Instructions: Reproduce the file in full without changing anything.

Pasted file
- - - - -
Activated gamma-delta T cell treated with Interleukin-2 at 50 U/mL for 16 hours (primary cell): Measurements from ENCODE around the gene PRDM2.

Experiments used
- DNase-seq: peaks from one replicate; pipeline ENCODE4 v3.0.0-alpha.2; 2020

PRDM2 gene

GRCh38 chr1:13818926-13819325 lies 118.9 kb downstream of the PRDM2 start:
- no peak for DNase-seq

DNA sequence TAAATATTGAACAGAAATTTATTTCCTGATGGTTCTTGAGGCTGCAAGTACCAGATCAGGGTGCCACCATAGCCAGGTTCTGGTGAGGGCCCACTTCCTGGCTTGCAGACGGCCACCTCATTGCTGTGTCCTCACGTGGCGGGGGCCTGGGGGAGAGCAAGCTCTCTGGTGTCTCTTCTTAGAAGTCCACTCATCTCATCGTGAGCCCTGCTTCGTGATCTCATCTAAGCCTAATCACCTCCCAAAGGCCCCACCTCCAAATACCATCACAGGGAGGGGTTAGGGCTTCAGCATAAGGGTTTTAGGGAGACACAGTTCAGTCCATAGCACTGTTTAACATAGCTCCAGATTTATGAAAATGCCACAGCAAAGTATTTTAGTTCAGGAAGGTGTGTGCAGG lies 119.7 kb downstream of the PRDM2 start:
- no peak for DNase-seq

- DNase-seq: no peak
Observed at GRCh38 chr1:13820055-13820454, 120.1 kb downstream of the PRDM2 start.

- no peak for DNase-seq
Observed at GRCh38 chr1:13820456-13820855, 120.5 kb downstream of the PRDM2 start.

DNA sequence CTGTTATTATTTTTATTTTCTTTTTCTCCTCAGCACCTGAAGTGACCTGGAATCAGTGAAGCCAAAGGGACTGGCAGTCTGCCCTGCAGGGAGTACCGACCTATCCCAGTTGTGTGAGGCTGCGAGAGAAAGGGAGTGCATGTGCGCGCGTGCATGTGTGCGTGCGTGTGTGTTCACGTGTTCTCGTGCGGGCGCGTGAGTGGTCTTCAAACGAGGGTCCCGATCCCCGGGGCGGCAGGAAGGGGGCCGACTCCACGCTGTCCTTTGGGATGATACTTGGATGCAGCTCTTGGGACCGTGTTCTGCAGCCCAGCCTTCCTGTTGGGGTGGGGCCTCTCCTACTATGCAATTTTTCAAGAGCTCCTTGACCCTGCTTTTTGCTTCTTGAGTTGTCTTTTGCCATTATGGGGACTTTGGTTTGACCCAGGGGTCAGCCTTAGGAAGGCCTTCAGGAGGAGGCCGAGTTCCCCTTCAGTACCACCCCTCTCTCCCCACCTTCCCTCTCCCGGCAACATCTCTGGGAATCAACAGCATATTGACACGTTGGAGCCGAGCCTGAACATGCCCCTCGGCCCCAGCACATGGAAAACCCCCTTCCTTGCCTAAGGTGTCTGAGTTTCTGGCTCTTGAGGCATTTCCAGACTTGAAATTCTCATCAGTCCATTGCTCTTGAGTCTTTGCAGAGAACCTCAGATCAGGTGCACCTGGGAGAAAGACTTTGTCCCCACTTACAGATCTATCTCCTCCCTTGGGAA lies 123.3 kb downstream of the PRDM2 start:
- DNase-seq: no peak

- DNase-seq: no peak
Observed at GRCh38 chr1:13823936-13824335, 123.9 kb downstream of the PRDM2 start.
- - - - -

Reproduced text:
Activated gamma-delta T cell treated with Interleukin-2 at 50 U/mL for 16 hours (primary cell): Measurements from ENCODE around the gene PRDM2.

Experiments used
- DNase-seq: peaks from one replicate; pipeline ENCODE4 v3.0.0-alpha.2; 2020

PRDM2 gene

GRCh38 chr1:13818926-13819325 lies 118.9 kb downstream of the PRDM2 start:
- no peak for DNase-seq

DNA sequence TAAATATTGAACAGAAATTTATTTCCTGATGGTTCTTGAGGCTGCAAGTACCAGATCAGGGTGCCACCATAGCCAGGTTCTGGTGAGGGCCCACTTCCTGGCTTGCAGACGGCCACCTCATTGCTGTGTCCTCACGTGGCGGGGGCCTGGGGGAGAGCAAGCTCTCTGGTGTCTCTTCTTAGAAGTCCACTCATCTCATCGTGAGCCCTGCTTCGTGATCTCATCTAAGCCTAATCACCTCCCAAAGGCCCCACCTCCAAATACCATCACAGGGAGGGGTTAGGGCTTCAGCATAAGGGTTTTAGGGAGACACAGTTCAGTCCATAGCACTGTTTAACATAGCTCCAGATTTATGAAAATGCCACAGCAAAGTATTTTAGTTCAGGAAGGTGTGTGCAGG lies 119.7 kb downstream of the PRDM2 start:
- no peak for DNase-seq

- DNase-seq: no peak
Observed at GRCh38 chr1:13820055-13820454, 120.1 kb downstream of the PRDM2 start.

- no peak for DNase-seq
Observed at GRCh38 chr1:13820456-13820855, 120.5 kb downstream of the PRDM2 start.

DNA sequence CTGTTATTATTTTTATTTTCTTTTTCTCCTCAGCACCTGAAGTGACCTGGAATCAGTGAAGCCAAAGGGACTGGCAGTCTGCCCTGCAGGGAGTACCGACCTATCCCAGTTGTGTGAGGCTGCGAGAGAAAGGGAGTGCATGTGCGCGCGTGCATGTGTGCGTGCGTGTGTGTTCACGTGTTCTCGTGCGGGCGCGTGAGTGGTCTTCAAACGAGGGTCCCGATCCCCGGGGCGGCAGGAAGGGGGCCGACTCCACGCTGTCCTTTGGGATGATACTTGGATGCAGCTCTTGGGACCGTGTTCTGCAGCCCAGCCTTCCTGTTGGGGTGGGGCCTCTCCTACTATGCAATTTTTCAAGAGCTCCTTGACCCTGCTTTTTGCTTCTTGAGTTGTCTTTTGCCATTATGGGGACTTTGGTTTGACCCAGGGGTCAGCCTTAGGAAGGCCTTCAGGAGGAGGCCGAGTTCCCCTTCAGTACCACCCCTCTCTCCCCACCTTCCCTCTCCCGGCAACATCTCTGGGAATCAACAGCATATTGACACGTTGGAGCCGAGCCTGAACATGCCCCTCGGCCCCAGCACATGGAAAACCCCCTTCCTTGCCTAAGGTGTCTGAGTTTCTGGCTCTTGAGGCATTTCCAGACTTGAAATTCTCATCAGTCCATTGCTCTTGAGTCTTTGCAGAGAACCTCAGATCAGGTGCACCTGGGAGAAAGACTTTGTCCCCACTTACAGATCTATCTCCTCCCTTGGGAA lies 123.3 kb downstream of the PRDM2 start:
- DNase-seq: no peak

- DNase-seq: no peak
Observed at GRCh38 chr1:13823936-13824335, 123.9 kb downstream of the PRDM2 start.